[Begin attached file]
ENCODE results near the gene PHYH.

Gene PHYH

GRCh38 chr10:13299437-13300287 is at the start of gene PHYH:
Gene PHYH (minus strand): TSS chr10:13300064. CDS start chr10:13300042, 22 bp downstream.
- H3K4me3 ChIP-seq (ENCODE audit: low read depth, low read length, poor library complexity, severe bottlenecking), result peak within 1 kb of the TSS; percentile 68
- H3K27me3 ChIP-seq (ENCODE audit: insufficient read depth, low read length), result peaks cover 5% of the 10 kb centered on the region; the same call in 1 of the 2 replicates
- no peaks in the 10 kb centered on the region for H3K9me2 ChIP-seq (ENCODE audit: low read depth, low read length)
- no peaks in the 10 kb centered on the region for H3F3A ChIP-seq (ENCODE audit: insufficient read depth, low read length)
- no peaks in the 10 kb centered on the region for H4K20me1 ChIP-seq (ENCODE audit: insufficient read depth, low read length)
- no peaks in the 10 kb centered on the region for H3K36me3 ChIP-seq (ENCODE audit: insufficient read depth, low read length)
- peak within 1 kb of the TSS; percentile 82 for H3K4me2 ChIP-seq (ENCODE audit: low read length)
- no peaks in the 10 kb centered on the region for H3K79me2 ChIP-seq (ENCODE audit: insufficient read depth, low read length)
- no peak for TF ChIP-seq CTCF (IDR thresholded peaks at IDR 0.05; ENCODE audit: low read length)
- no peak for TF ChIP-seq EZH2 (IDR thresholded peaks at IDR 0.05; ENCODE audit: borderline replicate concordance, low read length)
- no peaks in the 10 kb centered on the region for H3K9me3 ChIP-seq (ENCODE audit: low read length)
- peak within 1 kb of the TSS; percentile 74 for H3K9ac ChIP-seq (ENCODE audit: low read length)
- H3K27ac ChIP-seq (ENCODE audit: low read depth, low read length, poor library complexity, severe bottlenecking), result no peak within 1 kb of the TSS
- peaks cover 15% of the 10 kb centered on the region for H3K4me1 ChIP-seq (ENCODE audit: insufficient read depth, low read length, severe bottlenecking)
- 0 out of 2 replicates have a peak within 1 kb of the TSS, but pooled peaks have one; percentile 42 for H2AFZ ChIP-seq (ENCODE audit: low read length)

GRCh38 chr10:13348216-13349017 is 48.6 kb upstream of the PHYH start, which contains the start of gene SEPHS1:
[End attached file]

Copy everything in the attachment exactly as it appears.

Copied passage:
ENCODE results near the gene PHYH.

Gene PHYH

GRCh38 chr10:13299437-13300287 is at the start of gene PHYH:
Gene PHYH (minus strand): TSS chr10:13300064. CDS start chr10:13300042, 22 bp downstream.
- H3K4me3 ChIP-seq (ENCODE audit: low read depth, low read length, poor library complexity, severe bottlenecking), result peak within 1 kb of the TSS; percentile 68
- H3K27me3 ChIP-seq (ENCODE audit: insufficient read depth, low read length), result peaks cover 5% of the 10 kb centered on the region; the same call in 1 of the 2 replicates
- no peaks in the 10 kb centered on the region for H3K9me2 ChIP-seq (ENCODE audit: low read depth, low read length)
- no peaks in the 10 kb centered on the region for H3F3A ChIP-seq (ENCODE audit: insufficient read depth, low read length)
- no peaks in the 10 kb centered on the region for H4K20me1 ChIP-seq (ENCODE audit: insufficient read depth, low read length)
- no peaks in the 10 kb centered on the region for H3K36me3 ChIP-seq (ENCODE audit: insufficient read depth, low read length)
- peak within 1 kb of the TSS; percentile 82 for H3K4me2 ChIP-seq (ENCODE audit: low read length)
- no peaks in the 10 kb centered on the region for H3K79me2 ChIP-seq (ENCODE audit: insufficient read depth, low read length)
- no peak for TF ChIP-seq CTCF (IDR thresholded peaks at IDR 0.05; ENCODE audit: low read length)
- no peak for TF ChIP-seq EZH2 (IDR thresholded peaks at IDR 0.05; ENCODE audit: borderline replicate concordance, low read length)
- no peaks in the 10 kb centered on the region for H3K9me3 ChIP-seq (ENCODE audit: low read length)
- peak within 1 kb of the TSS; percentile 74 for H3K9ac ChIP-seq (ENCODE audit: low read length)
- H3K27ac ChIP-seq (ENCODE audit: low read depth, low read length, poor library complexity, severe bottlenecking), result no peak within 1 kb of the TSS
- peaks cover 15% of the 10 kb centered on the region for H3K4me1 ChIP-seq (ENCODE audit: insufficient read depth, low read length, severe bottlenecking)
- 0 out of 2 replicates have a peak within 1 kb of the TSS, but pooled peaks have one; percentile 42 for H2AFZ ChIP-seq (ENCODE audit: low read length)

GRCh38 chr10:13348216-13349017 is 48.6 kb upstream of the PHYH start, which contains the start of gene SEPHS1: